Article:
Friday, July 24, 2015

Cuckoo by Nick Davies


Cuckoo: Cheating by Nature by Nick Davies. New York, Bloomsbury. 2015. 289pp. ISBN: 978-1-40885-656-7

This book of researches on the brood predation of Cuckoos comes highly lauded by experts in the field. It merits such for its science and history. It also is such a well written book that it is nearly soothing to read. When Davies did a half an hour program on BBC his voice and mannerism lent fodder to the notion of assuasiveness. Here is my proof. The book has all of the elements that good science writing should have.

It is accessible, Davies did not fill pages with arcane details such as raw data or spectrograms. Yet he explained his field studies in a rather eloquent prose. He and his field mates were diligent in their science but Davies described their efforts in nearly a poetic way, all the while one imagines he is whispering. His artist-James McCallum renders cuckoos, marsh wrens and other imagery beautifully throughout the book.

The science is very sound throughout the book. He explains his own work with enough detail to inform the reader without overwhelming them. He also explains many scientific concepts that have to do with evolutionary changes the cuckoo has made as well as those who are the victims of their predation. It is all an arms race as the cuckoo attempts to find victims and the other birds attempt to thwart them. The cleverer the cuckoo evolves likewise does its victims. The tales of egg mimicry are particularly interesting. Some cuckoos have evolved to lay eggs that mimic those eggs of particular species and other cuckoos select their own different species. Simultaneously the predated birds are finding new ways of discovering the methods of detection so that they can continue spawning their own species.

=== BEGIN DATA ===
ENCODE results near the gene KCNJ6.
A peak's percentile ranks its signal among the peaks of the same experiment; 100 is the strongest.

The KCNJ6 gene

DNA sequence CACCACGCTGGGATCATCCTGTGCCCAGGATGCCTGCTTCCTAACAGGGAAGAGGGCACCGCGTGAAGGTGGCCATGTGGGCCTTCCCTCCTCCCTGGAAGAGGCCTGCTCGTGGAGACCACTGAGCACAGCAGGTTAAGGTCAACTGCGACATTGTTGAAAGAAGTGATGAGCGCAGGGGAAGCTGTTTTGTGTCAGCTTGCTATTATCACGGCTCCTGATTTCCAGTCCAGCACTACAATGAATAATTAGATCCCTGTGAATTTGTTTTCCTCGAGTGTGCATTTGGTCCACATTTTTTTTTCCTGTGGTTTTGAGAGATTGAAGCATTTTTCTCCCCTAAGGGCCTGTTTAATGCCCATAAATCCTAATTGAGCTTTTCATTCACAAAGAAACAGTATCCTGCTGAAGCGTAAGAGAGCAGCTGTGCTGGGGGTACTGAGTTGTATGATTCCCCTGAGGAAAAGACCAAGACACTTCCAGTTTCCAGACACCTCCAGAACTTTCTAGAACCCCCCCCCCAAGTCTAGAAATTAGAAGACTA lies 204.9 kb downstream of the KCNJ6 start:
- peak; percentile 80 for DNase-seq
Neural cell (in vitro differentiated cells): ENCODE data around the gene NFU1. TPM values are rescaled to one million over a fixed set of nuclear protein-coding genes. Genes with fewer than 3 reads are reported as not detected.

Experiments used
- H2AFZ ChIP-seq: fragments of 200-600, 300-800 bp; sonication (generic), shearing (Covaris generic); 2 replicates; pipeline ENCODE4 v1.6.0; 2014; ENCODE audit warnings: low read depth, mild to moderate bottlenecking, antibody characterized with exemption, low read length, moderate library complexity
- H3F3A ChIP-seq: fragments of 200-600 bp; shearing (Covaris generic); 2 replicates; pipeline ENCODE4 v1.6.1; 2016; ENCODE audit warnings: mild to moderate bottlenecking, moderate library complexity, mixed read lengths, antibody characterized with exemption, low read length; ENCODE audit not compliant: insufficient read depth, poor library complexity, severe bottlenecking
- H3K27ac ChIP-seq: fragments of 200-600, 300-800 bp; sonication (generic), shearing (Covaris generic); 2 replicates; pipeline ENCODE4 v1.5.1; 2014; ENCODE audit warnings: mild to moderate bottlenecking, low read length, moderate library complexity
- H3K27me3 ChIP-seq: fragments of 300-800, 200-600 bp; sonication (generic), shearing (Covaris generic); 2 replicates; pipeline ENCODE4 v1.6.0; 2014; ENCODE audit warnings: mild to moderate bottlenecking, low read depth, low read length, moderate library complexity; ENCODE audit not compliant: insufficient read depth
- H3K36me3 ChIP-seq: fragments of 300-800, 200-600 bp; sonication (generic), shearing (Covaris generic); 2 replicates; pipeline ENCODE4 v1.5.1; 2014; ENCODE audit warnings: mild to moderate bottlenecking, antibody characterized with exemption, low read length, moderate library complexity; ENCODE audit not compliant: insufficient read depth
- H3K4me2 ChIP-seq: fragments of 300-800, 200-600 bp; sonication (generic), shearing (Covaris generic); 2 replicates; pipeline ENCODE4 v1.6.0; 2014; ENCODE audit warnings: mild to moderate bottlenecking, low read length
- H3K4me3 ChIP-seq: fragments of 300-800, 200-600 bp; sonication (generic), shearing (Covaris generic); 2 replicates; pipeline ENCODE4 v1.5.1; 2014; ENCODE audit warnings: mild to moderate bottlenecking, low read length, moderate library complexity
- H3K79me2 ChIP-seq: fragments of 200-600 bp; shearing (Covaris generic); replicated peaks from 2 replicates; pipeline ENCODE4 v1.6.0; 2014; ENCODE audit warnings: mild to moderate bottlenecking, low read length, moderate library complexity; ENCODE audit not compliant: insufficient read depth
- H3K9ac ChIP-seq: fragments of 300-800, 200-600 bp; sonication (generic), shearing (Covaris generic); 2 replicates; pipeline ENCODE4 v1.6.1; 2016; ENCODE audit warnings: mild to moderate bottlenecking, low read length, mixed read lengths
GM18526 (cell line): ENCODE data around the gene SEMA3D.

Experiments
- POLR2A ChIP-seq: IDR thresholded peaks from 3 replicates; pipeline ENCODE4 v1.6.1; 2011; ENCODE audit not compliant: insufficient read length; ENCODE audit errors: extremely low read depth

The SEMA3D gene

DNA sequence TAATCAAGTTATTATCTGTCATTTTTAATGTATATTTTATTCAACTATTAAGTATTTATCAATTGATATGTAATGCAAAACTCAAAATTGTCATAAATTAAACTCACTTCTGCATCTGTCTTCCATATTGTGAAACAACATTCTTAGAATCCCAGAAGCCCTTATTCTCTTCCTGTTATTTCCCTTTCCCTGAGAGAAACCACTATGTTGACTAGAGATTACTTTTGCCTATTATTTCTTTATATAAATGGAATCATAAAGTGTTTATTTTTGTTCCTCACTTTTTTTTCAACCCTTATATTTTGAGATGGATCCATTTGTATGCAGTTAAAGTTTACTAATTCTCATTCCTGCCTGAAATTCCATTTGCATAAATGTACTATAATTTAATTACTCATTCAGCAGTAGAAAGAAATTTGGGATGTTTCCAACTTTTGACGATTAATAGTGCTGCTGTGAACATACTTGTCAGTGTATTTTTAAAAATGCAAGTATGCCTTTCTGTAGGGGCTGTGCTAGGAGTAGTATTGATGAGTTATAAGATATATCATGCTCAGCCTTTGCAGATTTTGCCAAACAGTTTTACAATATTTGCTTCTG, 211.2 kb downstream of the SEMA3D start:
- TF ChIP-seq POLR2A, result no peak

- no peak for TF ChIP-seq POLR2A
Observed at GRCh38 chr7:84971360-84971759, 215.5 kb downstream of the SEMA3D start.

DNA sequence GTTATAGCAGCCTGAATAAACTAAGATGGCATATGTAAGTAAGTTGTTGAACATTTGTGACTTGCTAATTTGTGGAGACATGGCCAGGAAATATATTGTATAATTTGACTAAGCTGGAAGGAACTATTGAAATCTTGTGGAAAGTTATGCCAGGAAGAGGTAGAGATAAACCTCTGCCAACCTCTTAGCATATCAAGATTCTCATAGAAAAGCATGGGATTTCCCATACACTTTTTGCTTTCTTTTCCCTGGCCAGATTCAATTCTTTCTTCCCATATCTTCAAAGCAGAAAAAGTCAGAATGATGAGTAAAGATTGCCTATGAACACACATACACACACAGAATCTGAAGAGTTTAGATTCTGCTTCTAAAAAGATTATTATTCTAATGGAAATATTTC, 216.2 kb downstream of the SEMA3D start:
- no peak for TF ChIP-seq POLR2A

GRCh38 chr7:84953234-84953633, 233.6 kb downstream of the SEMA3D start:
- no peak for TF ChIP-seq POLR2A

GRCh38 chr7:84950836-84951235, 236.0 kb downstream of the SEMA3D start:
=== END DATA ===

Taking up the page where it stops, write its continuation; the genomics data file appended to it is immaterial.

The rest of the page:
He inspires a sense of awe and wonderment in the reader by asking a lot of questions about Cuckoo behavior. Some of his questions he can answer due to his experiments or those of others. Some await future experimentation. Through the book we know that Davies is not satisfied that answers are complete. Experimental results lend credence to suggestions stemming from questions but we cannot be cajoled into assuming that they are foolproof. Davies uses his science to imply and infer ideas based on results. Nothing is proved to satisfaction and the reader is reminded that future studies may lead estimations of Cuckoo behavior in different directions.

It is fascinating to read about how a cuckoo chick that is nearly blind, has the wherewithal to evacuate the nest of any other bird so that they can take full advantage of the nurture of their predated mother. Davies careful observation is proved correct from the photos that enhance the book.

It also provides a lot of science history and personalities. He often cites the Gilbert White the 18th century “parson-naturalist” whose books are in eminent domain and available to read just as Edward Jenner’s (of smallpox vaccine fame)  article on brood parasitism for the Royal society. Much curiosity the reader may have about his original sources can be met on the internet.

The book is replete with information and curiosities and so well presented that it was hard to put it down. Probably, somewhere in all of the text there is something wrong but it was not detected in my reading. This one proved to be one of the very best science books on a particular bird that I have read and I recommend it to anyone who has an interest in that sort of thing.

There are few science writers that with clarity for the popular reader. The details of research, experiments as well as comradery of fellow field workers all make for not just a pleasant experience. Writers like Davies inspire the reader to learn more. They enhance the reader’s ability to discover much in the natural world nearby even for urbanites.

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